Just when the volatility levels are flaring up in the U.S. market thanks to the Fed tightening, global growth worries emanating from deflationary fears in Europe, a slowdown in various emerging markets and an Ebola outbreak, ValueShares came up with a new value ETF for investors. The ETF – U.S. Quantitative Value ETF (QVAL) – hit the market on October 22 and it comes into a pretty crowded corner of the market.
Below we have highlighted the fund in greater detail for investors seeking a new way to play value stocks:
QVAL in Focus
The newly launched actively managed ETF looks to pour their money into the inexpensive and high quality value stocks, per the issuer. To do so, the issuer uses a systematic technique.
The fund manager initially selects a group of mid-to-large cap stocks, then analyses financial statements and finally identifies stocks which boast lower enterprise value with respect to operating earnings as well as dirt cheap valuation before considering those as investment targets. The 40-stock fund charges 79 bps in fees for this exposure.
How Could it Fit in a Portfolio?
The fund could be a good choice for value investors targeting the U.S. market. A value investing strategy gives investors exposure to stocks that are trading below their intrinsic values and are considered cheaper than other stocks. Value stocks usually have low price-to-earnings ratios, low price-to-book ratios and high dividend yields, as compared to their growth counterparts.
The cut in the Fed’s monetary stimulus might result in market volatility. Though the Fed has reaffirmed that the key interest rate will be kept at the record low level for a ‘considerable time’, the investing world has started speculating over the destined rate hike. So, it is almost certain that volatility will remain high in the coming months. In such a scenario, value products like QVAL should protect investors from market volatility.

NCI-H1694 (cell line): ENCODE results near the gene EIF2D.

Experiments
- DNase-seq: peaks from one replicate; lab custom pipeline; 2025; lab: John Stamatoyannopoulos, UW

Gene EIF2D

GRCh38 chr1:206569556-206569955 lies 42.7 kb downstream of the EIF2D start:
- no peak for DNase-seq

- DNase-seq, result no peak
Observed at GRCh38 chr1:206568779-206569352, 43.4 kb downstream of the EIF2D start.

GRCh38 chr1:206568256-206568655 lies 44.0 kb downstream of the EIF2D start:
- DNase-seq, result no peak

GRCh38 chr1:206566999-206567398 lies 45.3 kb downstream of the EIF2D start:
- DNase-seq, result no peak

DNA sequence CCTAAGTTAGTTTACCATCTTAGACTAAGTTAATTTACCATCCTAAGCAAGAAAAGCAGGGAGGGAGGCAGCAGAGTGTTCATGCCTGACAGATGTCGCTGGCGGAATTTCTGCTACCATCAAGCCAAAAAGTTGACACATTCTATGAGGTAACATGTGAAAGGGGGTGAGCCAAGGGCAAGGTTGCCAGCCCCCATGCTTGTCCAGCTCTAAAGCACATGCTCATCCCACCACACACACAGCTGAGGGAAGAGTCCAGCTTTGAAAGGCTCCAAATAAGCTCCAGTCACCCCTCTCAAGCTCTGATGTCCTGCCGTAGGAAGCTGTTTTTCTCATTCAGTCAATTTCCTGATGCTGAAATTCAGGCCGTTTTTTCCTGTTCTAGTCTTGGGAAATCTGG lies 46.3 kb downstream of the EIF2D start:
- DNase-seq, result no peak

The launch of the product seems well-timed as both the developed (except the U.S.) and the emerging markets are trying to find their footing following China and Russia woes, as well as the wrap-up of the quantitative easing by the Fed.
Can it Succeed?
The newly launched product is likely to face competition from quite a number of funds prevalent in the value equities space. Notably, the large-cap value equities space is presently headed by iShares Russell 1000 Value Index Fund (IWD) which has amassed about $23.6 billion in assets. The fund charges about 21 bps in fees. On the other hand, iShares Russell Midcap Value Index Fund (IWS) tops the mid-cap value equities ETF space with about $6.5 billion in assets.
Investors should note that QVAL is costlier than most of the well-known funds in this space, given the fact that the average expense ratio in this space is less than 50 bps. The product’s actively managed nature might have led to such hefty fees. So, to attract investors’ money in the long run, we believe that QVAL needs to sell its actively managed nature and methodical stock-selection technique, and show some level of outperformance when compared to more ‘traditional’ ETFs in this space.
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